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ELT 49 : 1 2006 most controversial and, to many of her male readers, churlish aspects of the book—contribute to Woolf s argument. She notes that each of the photographs represents an actual person who would have been easily recognized by contemporary readers: the military figure, for instance, is Sir Robert Stephenson Smyth Baden-Powell, the hero of Mafeking and the founder of the Boy Scouts, shown in full dress uniform as colonel of the Thirteenth Hussars; the academic procession is headed by Stanley Baldwin, the former Prime Minister. Nothing better exemplifies the merits of Black's patient exposition than her gloss on the book's title. She first reminds us that the title signals Woolf's concern with gender and power, "and gendered power at that." She then provides us a gauge for estimating the actual purchasing power of three guineas, informing us that in the 1930s, three guineas "was the standard fee for a session with a prominent doctor." Black also observes that a guinea, which was coined out of Guinea gold and thus tainted by empire, is no longer an actual monetary coin; it is a unit of calculation, a monetary notional unit, in other words, a serviceable symbolic coin. These details, coupled with accurate paraphrase and citation of Woolf s arguments, give Black's study its quiet and insistent authority. Virginia Woolf as Feminist is, in some ways, an old-fashioned book. It advances its argument by careful research and scrupulous description. But it is also a book that has some new-fashioned, and urgent, literary and historical work to perform, as Black makes clear in the fervid argument she makes for Three Guineas's continuing relevance for feminism in the third millennium. She admits Woolf s relative neglect of sexuality and class in her feminist writings, issues that trouble our own time, but in return asks us to consider how much Woolf has to say about women's health issues and the racial politics that also preoccupy us. In closing, she refers to the recent wars in Afghanistan and Chechnya to impress upon us how the feminist objectives underwritten by Woolf's three guineas—"democratization, education, and public professional activity"—still represent a program for political transformation. Maria dibattista ________________ Princeton University Bloomsbury, Modernism & China Patricia Laurence. Lily Briscoe's Chinese Eyes: Bloomsbury, Modernism and China. Columbia: University of South Carolina Press, 2003. xvii + 488 pp. $59.50 IT IS NOT EASY to describe the contents of this study whose trifurcated subtitle—Bloomsbury, Modernism and China—opens on to 88 book reviews three enormous subjects. It asks a large range of questions: when, why, and how did England begin to value China; what part did actual, represented or imagined Chinese landscapes play in British culture; how did Chinese art and decoration intertwine in the development of British modernism; how best to describe the space between nationalism and culture and consequently how to assess the different values placed on inferiority and subjectivity in two such different cultural spaces; how do Lily Briscoe's "Chinese eyes" function as a useful figure for the discovery of a new aesthetic space? More particularly what sorts of parallels, correspondences and connections can be drawn between the Chinese Crescent Moon group in the 1920s and 30s and Bloomsbury? Indeed, an underlying claim of this study is that in the conversations (letters, encounters) between travellers in both directions one can "retrieve the missing story of modernism." Patricia Laurence's book thus offers itself as a corrective to the absence of China in accounts of modernism. But where to begin, how to tell this story, indeed what is the story? It is, for the first while and then intermittently throughout, the account of Vanessa Bell's son Julian's year and a half at Wuhan University in the late 30s, his friendship/affair with Ling Shuhua, writer, artist, and, unfortunately in the event, wife of the Dean of the School of Arts and Letters. This episode, read through photographs and letters, particularly those of Julian and Vanessa, becomes a window onto both the intellectual, artistic, and political ferment in China and "the cultural needs concealed in the receptivity" of British writers and artists (Goldsworthy...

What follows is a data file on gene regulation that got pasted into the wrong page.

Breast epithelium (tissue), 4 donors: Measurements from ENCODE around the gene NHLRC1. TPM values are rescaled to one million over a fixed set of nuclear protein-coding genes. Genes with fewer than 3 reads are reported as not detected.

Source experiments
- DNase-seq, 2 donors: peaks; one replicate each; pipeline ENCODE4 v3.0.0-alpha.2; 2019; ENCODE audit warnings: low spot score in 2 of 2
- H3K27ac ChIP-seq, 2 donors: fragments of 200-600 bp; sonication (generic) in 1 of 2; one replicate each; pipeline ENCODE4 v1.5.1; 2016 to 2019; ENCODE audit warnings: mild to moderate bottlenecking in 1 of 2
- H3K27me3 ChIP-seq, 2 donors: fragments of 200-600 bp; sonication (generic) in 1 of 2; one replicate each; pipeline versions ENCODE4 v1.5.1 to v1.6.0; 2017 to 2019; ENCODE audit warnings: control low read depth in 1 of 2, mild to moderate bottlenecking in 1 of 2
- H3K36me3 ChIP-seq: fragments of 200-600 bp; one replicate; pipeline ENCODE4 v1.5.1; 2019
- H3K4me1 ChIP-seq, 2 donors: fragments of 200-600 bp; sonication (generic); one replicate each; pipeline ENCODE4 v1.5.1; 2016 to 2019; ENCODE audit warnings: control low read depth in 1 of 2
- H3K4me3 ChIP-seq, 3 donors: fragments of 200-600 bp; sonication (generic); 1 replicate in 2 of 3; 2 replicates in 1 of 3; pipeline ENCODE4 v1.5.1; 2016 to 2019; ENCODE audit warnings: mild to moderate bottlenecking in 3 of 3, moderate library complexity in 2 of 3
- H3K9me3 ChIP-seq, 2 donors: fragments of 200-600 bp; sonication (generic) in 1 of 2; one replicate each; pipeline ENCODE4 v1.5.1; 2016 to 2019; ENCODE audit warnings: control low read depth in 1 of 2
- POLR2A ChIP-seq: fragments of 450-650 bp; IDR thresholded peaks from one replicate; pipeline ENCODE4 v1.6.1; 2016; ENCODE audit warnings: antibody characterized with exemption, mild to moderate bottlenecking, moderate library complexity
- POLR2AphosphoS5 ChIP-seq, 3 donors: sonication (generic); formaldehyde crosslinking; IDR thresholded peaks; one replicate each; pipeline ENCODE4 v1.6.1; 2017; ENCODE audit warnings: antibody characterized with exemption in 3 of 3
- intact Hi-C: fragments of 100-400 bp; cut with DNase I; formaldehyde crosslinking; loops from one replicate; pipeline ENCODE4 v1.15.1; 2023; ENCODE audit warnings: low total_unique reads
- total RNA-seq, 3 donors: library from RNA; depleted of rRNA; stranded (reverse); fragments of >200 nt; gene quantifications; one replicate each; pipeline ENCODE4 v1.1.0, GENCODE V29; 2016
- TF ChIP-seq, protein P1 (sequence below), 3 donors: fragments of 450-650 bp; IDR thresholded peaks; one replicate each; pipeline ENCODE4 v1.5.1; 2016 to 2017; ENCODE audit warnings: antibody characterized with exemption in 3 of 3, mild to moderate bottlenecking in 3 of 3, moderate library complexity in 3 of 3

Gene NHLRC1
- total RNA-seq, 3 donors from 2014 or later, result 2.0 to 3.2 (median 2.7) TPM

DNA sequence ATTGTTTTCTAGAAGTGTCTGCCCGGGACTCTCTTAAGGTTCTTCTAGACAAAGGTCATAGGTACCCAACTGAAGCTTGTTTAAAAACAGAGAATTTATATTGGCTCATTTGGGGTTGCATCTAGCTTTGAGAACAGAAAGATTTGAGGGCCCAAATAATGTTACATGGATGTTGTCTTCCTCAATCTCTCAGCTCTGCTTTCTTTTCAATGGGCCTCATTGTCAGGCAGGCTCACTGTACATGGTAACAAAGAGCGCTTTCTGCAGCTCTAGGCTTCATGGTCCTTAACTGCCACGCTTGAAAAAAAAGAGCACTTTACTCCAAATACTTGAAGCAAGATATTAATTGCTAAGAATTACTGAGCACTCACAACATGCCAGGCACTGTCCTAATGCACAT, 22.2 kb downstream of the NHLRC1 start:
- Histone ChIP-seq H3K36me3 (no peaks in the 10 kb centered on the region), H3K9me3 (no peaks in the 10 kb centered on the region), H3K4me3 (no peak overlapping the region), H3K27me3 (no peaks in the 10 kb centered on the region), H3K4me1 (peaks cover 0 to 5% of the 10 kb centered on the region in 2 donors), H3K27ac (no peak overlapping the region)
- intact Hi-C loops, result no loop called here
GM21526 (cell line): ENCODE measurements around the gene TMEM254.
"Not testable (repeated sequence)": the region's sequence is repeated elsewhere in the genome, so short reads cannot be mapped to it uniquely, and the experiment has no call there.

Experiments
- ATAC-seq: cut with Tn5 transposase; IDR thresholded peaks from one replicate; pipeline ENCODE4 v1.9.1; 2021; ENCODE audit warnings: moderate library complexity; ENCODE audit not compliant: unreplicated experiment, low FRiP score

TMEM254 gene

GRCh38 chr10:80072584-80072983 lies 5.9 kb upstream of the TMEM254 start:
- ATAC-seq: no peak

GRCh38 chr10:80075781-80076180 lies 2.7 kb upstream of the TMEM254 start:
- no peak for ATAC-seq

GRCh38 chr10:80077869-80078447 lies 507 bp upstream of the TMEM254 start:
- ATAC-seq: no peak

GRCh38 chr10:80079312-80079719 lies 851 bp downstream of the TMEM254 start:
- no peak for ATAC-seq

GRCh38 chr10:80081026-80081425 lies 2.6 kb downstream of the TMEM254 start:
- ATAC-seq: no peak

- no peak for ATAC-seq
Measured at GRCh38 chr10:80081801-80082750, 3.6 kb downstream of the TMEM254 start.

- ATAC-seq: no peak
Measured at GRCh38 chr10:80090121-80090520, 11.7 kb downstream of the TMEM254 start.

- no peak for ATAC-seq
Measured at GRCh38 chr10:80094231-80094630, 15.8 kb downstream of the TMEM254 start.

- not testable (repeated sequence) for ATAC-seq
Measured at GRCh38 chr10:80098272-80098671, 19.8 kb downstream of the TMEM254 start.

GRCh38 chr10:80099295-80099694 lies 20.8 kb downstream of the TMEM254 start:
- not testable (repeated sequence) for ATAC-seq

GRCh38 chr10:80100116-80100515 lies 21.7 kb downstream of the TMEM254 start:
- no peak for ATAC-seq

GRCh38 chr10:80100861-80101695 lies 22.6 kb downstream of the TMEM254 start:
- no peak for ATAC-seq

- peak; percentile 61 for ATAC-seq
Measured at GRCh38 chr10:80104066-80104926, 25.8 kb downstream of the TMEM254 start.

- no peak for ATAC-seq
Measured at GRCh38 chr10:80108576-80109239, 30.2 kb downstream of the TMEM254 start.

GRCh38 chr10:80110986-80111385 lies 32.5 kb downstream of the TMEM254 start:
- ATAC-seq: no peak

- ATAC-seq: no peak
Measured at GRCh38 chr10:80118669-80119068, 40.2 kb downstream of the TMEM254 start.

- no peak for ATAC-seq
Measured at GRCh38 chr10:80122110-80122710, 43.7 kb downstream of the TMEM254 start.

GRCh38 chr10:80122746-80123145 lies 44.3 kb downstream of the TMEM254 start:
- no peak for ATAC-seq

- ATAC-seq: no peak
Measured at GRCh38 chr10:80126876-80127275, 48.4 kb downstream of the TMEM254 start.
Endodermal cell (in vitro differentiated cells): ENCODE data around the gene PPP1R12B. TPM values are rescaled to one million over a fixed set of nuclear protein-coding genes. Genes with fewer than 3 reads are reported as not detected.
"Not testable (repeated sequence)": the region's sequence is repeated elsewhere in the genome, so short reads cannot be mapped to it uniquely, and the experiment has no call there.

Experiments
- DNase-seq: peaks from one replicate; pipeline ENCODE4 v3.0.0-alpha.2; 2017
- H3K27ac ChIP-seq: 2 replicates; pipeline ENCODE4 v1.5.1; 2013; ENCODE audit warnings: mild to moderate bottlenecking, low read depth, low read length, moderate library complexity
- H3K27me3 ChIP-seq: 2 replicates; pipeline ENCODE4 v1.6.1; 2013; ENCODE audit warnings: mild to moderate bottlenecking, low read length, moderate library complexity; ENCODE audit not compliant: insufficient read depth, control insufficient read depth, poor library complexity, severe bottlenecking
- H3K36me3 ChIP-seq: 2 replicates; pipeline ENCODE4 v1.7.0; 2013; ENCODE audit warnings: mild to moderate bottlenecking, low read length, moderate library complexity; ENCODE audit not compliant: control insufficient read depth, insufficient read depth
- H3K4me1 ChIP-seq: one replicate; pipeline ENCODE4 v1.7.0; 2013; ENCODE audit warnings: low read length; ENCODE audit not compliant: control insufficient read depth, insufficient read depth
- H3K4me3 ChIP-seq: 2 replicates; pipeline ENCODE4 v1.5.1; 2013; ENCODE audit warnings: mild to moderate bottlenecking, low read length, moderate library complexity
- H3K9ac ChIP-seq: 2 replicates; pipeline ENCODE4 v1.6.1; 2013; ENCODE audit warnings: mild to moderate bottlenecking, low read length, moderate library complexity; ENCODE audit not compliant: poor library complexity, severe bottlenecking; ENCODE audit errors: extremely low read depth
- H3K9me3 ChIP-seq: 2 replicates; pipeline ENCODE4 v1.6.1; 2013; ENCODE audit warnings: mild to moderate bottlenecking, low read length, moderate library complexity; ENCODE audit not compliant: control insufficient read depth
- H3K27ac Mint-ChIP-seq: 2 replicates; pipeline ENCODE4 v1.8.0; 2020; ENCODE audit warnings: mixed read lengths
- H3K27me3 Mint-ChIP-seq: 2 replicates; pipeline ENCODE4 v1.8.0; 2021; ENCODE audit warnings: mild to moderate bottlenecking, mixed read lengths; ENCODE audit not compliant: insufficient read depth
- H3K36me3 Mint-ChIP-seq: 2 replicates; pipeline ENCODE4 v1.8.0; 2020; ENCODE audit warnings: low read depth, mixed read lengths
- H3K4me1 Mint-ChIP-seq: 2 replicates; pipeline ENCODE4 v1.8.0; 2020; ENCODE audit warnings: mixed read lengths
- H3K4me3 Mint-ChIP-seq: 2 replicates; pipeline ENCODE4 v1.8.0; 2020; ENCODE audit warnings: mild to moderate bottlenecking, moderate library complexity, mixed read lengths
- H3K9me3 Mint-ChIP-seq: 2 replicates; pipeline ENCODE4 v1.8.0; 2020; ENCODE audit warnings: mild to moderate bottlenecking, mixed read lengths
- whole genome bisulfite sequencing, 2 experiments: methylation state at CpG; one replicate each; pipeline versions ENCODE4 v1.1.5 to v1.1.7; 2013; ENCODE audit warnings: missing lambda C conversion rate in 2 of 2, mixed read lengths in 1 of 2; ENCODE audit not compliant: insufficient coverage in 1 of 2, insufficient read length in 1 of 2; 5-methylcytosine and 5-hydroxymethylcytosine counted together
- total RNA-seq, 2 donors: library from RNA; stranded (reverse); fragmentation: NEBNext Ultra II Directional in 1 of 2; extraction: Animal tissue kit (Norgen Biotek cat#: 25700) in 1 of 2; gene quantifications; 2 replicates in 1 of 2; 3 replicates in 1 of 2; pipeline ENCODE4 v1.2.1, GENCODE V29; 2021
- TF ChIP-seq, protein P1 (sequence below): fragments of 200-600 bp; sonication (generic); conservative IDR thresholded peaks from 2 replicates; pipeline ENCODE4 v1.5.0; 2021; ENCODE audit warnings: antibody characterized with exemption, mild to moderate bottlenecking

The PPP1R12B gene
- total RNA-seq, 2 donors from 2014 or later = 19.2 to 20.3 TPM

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pp. 88-92
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